What is Degenerative Disc Disease?
Intervertebral discs are pads of fibrocartilage-based structures present between each vertebral body of the spine that provide support, flexibility, and share some load as well. These are composed of two layers: nucleus pulposus on the inside of the disc and a surrounding firm structure known as the annulus fibrosus.
A disruption of the normal architecture of these discs can lead to a disc herniation or a protrusion of the inner nucleus pulposus, which can apply pressure on the spinal cord or nerve root and result in radiating pain and specific locations of weakness.
Almost 90% of herniated discs occur at the L4-L5 or the L5-S1 disc space in the lumbar spine and C5-C6 is most commonly affected in the cervical spine.
Disc degeneration is directly correlated with increasing age. While aging, some environmental and genetic factors can predispose individuals to the development of degenerative disc disease. Other possible risk factors and causes have been researched, including:
- Contact sports
- Prior surgeries
However, studies have found uncertain contributions of body mass index, sex, sports, smoking, and alcohol consumption in causing this disorder.
Signs and Symptoms
- Cervical Degenerative Disc Disease: Patients present with axial neck pain and difficulty with movement. There may be associated headaches or shoulder pain in some cases. Unilateral radicular symptoms are prevalent resulting from posterolateral disc herniations and osteophytes located at the neural foramen. Other signs and symptoms include changes of deep tendon reflexes, muscle atrophy, hypesthesias, paresthesias, or weakness demonstrated by specific nerve root signs.
- Lumbar Degenerative Disc Disease: Characterized by pain radiating down both buttocks and lower extremities. A herniation compressing the L5 nerve root will present as a weakness of ankle dorsiflexion and an extension of the great toe. L4 radiculopathy may present with weakness at the quadriceps and a decreased patellar tendon reflex.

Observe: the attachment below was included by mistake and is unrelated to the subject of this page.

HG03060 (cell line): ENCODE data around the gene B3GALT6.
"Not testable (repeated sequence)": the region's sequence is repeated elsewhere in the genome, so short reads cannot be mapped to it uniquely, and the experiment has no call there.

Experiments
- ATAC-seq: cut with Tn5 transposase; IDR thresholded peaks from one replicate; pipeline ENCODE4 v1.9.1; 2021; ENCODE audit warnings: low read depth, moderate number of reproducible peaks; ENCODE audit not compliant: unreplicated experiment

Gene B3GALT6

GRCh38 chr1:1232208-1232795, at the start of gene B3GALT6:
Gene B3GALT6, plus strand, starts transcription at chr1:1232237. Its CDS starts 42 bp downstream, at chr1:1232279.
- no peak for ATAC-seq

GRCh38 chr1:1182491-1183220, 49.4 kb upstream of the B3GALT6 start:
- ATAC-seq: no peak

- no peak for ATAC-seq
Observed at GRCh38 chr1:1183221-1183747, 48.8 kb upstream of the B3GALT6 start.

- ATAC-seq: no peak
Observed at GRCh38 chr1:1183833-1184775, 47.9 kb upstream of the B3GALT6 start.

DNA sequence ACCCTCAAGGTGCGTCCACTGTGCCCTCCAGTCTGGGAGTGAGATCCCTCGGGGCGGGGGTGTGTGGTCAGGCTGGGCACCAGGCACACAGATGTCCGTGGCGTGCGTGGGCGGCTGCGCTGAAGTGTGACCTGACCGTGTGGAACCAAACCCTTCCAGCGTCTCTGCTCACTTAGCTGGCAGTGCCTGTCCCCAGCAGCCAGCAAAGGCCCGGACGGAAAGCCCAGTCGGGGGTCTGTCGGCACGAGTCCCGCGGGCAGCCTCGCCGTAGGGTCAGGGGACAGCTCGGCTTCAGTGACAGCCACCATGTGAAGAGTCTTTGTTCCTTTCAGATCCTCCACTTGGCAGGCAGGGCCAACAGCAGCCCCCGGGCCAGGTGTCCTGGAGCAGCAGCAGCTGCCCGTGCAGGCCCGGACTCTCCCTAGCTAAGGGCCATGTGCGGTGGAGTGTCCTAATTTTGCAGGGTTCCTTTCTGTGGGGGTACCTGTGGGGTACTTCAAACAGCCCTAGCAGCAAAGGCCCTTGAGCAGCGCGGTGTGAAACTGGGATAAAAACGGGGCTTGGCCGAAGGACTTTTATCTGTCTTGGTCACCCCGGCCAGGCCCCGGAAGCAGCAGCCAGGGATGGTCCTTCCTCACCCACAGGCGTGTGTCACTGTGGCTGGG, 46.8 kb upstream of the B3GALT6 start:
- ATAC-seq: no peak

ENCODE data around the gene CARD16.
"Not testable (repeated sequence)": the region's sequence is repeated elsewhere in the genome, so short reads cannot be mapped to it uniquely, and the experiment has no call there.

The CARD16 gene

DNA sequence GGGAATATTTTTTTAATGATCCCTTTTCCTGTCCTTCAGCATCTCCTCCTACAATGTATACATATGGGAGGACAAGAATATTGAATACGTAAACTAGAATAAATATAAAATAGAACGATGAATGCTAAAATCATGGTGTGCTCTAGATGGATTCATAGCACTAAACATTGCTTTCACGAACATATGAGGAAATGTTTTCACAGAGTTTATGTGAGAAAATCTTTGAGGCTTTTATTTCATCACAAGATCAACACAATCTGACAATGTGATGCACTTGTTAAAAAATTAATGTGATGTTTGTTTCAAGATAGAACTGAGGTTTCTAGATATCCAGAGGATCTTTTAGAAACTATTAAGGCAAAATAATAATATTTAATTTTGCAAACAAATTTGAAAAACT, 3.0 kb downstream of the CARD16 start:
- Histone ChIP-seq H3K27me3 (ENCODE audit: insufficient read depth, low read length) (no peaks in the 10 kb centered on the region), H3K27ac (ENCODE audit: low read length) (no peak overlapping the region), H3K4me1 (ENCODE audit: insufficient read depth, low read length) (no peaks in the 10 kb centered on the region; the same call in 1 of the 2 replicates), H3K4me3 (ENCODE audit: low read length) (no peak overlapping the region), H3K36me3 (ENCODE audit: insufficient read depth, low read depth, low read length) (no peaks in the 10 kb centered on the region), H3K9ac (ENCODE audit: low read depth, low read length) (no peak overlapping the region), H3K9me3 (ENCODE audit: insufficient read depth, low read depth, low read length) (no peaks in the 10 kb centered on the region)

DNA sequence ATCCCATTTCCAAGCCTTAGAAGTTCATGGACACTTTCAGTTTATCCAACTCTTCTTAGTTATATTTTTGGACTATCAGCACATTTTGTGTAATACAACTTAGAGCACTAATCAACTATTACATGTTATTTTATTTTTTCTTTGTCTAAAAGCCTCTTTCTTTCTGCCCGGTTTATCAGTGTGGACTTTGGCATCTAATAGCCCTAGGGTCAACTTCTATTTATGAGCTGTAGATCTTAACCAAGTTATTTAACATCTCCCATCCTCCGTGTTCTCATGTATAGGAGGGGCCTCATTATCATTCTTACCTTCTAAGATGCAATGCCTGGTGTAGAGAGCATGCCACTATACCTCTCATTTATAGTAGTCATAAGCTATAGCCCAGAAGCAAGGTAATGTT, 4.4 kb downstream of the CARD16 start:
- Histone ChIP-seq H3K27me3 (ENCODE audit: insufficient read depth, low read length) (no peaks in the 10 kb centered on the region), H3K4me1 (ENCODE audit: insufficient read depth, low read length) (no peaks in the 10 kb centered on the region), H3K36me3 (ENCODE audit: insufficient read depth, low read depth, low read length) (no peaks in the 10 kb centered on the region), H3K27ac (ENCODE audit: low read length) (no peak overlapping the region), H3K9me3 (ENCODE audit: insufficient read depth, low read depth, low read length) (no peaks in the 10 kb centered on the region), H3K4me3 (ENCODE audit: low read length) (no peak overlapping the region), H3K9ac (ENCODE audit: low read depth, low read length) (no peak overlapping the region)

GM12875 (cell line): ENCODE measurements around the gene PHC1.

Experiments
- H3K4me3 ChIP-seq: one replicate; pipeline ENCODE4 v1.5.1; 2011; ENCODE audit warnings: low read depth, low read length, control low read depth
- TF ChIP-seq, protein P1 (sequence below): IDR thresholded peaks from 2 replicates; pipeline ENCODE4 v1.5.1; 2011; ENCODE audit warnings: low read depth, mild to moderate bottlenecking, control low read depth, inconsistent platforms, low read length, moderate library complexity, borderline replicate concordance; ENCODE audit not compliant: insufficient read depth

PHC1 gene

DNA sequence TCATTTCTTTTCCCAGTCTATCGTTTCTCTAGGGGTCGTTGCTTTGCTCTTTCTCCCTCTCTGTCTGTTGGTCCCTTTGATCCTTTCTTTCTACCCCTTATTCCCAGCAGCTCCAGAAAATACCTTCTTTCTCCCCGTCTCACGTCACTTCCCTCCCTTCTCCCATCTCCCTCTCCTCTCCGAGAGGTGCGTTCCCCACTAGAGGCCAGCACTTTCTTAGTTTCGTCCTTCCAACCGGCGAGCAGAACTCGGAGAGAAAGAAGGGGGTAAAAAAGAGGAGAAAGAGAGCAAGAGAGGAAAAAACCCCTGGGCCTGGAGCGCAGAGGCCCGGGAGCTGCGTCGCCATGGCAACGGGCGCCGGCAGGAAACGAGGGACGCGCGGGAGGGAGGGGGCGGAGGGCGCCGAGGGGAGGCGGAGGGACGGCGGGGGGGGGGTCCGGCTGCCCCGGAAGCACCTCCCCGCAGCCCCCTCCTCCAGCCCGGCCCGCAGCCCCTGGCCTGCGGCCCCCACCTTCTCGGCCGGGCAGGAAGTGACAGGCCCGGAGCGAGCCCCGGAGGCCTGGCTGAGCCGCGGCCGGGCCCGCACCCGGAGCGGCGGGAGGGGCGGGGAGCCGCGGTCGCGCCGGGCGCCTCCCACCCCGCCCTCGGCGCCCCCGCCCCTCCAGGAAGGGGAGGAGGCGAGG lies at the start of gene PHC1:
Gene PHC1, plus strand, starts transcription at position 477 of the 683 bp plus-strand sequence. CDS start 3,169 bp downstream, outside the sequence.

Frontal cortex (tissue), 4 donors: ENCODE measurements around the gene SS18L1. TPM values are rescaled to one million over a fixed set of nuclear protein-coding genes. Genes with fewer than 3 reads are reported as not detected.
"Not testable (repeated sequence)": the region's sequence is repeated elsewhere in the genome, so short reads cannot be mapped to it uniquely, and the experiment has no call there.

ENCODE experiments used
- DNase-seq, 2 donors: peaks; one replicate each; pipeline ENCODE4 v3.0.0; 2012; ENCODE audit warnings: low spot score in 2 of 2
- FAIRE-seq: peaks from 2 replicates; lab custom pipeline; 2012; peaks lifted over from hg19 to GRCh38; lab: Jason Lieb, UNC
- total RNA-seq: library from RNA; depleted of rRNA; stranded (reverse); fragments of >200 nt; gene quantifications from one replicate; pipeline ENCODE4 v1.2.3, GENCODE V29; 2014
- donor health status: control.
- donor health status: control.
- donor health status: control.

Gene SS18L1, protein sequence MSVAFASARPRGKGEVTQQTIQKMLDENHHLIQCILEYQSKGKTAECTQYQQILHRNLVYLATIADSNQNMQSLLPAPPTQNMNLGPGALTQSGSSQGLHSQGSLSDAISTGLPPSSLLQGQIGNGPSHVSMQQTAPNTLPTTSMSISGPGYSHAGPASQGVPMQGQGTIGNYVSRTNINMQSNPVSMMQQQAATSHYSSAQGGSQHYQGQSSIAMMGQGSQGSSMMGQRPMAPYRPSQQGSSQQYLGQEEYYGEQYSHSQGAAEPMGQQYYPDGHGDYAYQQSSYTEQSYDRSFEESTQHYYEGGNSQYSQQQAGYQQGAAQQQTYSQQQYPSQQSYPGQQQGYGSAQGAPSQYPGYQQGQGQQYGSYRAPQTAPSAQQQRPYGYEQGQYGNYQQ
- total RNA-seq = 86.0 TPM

Provocative testing such as a Spurling test and a shoulder abduction (relief) test can evaluate for any radicular symptoms in case of cervical spine. A Straight Leg Raise Test is done for lumbar spine involvement.
Laboratory tests like CBC with differential along with an ESR and CRP, and Blood culture may be advised to diagnose this disease. Imaging like X-ray, CT or MRI are done to rule out other conditions.
Patients are advised for a 6 week physical therapy with an emphasis on core strengthening and stretching. Certain measures like cognitive therapy, lifestyle modification and modification of the activity that may exacerbate the pain have been known to help in such cases. Other measures include:
- Initial short term immobilization
- Cervical collar
- Heat has shown to decrease pain and reduce muscle spasms.
- Massaging the area of intensity
- Cervical traction
- Active modalities like aerobic conditioning, dynamic muscle training, isometric, and range of motion exercises.
Warning: Above information provided is an overview of the disease, we strongly recommend a doctor's consultation to prevent further advancement of disease and/or development of complications.
Disclaimer: The information provided herein on request, is not to be taken as a replacement for medical advice or diagnosis or treatment of any medical condition. DO NOT SELF MEDICATE. PLEASE CONSULT YOUR PHYSICIAN FOR PROPER DIAGNOSIS AND PRESCRIPTION.
Get 20% Off
Buy Aloevera Calendula cream 500g OR Arnica shampoo 1000 ml & Get 1 Foot Cream 100g free
Buy 2 Nail & Hair Aid Tablets & Get 1 Arnica shampoo 150ml free
Get extra 2% OFF on payments through Billdesk
Get Extra 2% OFF on payments through worldline
Get extra 2% OFF on payments through RAZORPAY